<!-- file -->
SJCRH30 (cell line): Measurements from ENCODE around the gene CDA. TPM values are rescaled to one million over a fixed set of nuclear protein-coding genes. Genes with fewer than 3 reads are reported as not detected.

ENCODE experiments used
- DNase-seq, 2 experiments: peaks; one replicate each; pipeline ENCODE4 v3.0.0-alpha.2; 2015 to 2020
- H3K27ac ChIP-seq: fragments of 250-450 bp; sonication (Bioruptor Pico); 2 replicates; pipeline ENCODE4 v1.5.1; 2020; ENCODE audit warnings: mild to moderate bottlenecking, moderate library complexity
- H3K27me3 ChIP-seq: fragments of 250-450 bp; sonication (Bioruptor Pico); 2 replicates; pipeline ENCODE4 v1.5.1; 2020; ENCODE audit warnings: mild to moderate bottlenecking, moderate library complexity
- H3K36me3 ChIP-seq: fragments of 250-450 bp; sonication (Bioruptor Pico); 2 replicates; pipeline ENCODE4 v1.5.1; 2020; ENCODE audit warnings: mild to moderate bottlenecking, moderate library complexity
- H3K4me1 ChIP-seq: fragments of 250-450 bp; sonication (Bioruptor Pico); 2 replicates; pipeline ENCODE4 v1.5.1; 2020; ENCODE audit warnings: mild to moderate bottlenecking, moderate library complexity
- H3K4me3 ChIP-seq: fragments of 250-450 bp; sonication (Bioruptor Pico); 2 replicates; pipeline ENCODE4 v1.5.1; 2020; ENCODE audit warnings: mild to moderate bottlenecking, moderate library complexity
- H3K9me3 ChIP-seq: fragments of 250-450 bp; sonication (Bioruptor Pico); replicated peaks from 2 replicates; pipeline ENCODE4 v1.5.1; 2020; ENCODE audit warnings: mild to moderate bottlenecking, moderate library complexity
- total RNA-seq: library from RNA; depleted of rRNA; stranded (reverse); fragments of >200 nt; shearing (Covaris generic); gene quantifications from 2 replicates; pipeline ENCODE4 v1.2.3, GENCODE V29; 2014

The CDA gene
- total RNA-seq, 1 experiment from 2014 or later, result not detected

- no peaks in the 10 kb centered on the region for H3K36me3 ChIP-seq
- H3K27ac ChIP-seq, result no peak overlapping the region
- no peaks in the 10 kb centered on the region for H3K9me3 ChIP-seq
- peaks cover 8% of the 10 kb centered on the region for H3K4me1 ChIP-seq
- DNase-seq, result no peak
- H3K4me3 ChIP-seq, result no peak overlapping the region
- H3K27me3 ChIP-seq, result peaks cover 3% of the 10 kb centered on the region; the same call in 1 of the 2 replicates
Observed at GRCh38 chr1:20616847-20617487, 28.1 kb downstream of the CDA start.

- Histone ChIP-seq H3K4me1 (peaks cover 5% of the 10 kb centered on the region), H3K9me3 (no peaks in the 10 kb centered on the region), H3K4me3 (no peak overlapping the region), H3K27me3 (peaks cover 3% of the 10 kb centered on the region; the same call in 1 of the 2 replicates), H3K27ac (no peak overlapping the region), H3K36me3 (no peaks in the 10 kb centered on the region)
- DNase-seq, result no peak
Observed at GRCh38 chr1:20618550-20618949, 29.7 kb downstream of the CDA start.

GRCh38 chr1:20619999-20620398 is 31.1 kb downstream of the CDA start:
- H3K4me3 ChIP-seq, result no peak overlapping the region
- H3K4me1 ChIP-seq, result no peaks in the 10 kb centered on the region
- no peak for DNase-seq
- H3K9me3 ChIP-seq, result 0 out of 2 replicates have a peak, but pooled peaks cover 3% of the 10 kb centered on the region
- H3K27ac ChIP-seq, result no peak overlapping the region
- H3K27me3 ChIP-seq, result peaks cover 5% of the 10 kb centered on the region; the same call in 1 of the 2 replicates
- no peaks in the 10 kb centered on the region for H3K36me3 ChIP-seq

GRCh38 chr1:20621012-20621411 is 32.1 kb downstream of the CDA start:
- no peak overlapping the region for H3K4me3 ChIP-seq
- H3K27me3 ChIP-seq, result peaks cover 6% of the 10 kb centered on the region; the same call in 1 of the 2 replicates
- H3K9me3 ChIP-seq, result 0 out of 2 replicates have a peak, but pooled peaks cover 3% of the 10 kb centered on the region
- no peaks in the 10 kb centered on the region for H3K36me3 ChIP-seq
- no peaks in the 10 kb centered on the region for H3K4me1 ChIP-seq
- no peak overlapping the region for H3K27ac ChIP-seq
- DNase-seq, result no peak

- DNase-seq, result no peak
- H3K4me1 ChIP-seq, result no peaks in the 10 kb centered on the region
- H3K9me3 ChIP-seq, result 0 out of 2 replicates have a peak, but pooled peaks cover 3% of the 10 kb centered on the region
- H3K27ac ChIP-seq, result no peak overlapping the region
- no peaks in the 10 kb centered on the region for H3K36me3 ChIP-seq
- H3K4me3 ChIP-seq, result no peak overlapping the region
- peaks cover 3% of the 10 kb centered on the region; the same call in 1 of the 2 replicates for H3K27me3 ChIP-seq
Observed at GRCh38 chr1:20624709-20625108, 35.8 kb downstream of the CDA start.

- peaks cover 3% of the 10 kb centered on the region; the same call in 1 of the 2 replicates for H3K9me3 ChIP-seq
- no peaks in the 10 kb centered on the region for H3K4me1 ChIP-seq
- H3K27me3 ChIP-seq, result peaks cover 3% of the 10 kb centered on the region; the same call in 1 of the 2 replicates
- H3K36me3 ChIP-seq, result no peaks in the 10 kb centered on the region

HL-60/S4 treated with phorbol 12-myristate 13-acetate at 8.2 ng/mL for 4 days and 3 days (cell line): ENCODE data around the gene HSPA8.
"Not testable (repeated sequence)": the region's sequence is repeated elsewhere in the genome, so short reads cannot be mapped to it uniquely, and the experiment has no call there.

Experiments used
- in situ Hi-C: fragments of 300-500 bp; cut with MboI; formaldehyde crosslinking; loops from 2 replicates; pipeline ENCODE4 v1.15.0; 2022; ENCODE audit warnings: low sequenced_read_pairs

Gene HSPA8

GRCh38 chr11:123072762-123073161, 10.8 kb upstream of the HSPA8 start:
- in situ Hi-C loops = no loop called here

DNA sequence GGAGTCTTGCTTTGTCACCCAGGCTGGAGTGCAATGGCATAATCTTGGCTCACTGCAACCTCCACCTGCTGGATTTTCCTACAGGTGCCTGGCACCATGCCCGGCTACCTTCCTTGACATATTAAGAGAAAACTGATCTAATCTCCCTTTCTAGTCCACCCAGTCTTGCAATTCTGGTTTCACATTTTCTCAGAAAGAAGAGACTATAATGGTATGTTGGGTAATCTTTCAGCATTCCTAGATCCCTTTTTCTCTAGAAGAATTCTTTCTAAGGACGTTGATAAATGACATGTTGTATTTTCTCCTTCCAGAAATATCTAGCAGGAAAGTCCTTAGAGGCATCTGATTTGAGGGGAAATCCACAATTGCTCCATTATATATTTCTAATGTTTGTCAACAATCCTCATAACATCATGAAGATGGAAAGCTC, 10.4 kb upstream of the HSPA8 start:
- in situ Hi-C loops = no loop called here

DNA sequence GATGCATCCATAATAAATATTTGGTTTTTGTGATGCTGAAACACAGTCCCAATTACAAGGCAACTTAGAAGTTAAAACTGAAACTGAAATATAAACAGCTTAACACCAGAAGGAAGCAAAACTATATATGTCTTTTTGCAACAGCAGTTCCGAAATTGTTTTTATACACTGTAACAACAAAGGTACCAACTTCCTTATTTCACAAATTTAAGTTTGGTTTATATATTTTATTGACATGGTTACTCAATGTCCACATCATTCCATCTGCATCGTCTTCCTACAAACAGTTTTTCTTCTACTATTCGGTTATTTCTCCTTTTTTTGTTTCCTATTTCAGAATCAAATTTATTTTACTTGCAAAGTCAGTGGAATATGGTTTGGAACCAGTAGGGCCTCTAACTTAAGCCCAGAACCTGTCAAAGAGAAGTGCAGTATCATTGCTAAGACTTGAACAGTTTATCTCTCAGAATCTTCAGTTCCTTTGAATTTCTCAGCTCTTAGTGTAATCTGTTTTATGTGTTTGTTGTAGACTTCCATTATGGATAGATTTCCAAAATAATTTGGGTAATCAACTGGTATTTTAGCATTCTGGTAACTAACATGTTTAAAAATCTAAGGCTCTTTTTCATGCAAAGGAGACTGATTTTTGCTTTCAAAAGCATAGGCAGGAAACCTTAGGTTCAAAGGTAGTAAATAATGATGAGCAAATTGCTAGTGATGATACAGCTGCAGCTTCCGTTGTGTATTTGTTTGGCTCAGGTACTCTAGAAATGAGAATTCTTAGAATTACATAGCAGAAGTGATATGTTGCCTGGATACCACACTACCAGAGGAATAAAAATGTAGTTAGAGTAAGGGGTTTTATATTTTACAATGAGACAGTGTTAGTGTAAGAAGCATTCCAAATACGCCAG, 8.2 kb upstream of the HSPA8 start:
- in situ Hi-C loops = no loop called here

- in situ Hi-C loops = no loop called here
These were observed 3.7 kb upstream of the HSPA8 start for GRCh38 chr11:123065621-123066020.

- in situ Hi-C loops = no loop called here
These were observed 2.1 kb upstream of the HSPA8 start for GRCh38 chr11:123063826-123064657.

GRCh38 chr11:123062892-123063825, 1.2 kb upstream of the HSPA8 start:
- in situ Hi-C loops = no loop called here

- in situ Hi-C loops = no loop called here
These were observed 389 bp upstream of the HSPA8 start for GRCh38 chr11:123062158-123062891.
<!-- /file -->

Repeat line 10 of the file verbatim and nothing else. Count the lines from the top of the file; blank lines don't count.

- total RNA-seq: library from RNA; depleted of rRNA; stranded (reverse); fragments of >200 nt; shearing (Covaris generic); gene quantifications from 2 replicates; pipeline ENCODE4 v1.2.3, GENCODE V29; 2014